Access control or biometric devices are really the “heartbeat” of a turnstile. Due to this fact, these solutions are often referred to as “access control turnstiles.” As mentioned above, a turnstile can work in tandem with virtually any authorizing device(s) – everything from the traditional card readers and key pads, to bar code and QR code readers, and even the non-traditional fingerprint and iris scanners.
But, while all these readers will work with security turnstiles, they differ greatly in size and shape, thus some integration techniques may be necessary for seamless operation. Turnstiles come standard with specific areas for mounting access control or biometric devices, but external pedestals, panel cut-outs, and other options are available for a perfect balance between security and aesthetics.
And while integration is possible with any access control device, there are still some things to consider to make sure the system operates smoothly. We’ve seen a few integration mistakes in the field that you’ll want to be sure to avoid. For example, at times an organization will select an access control device that actually works too quickly to be effective. Or, the device is just not intuitive for the user, either in operation or placement within the turnstile. Speak with your entry manufacturer for tips on seamless integration.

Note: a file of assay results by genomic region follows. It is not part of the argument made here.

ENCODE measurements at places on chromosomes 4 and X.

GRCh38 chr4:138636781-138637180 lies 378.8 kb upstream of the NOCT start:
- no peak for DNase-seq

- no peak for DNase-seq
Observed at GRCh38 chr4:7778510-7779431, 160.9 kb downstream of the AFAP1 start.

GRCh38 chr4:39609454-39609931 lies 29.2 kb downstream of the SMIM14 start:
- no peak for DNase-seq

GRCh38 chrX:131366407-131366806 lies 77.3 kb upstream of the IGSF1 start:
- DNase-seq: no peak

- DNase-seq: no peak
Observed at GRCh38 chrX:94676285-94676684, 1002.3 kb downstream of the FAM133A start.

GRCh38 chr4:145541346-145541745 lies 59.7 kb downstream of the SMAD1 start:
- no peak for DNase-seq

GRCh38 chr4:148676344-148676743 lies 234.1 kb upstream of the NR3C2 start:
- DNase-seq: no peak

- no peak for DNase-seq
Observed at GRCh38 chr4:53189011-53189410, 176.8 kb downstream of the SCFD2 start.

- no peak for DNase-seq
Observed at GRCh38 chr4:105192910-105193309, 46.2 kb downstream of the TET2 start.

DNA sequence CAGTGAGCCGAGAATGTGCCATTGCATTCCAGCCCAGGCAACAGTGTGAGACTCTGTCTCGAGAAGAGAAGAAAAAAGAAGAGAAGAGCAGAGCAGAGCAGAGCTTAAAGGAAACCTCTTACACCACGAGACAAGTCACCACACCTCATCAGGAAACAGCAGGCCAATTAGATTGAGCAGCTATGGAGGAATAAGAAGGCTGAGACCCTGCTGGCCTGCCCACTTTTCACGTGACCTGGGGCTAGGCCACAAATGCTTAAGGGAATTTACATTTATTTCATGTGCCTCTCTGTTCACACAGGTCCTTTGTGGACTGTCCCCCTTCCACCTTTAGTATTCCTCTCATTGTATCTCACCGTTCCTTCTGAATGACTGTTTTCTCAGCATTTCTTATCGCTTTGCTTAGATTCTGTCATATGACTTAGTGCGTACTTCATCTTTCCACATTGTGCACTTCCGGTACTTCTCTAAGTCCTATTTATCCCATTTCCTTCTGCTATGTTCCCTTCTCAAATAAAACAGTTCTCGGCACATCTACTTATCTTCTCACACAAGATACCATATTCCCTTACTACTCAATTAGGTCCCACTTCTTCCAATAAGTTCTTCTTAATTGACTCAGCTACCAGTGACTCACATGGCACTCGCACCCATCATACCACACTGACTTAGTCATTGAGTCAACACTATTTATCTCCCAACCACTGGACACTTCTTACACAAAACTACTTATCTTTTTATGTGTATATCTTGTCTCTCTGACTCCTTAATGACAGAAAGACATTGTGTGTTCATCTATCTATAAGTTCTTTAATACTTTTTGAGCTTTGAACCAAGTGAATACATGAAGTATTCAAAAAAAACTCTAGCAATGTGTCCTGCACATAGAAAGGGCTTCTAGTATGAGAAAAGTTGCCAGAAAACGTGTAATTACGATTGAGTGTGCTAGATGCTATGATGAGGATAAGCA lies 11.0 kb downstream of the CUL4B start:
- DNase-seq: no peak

When connected to an access control system, your turnstiles are also capable of working in conjunction with other security equipment you already have in place, for example, cameras and visitor management systems, etc. This integration allows the security manager to collect valuable metrics, such as the identity of each person inside the building, their physical location, the time they entered and/or exited through the turnstiles, any tailgating attempts, etc. These metrics can aid in spotting activity trends and even prove the value of the security spend.
The following are some additional considerations that are critical when selecting and installing turnstile entry systems at your facility. Our entry experts are happy to discuss any of these topics further with you, as they highly impact day-to-day operations
Turnstiles of all types can accommodate traffic in either one or two directions. And through the use of an external control panel, security or reception staff have the ability to determine the functionality of each individual lane at any given time. Here’s a look into the “passage modes” available: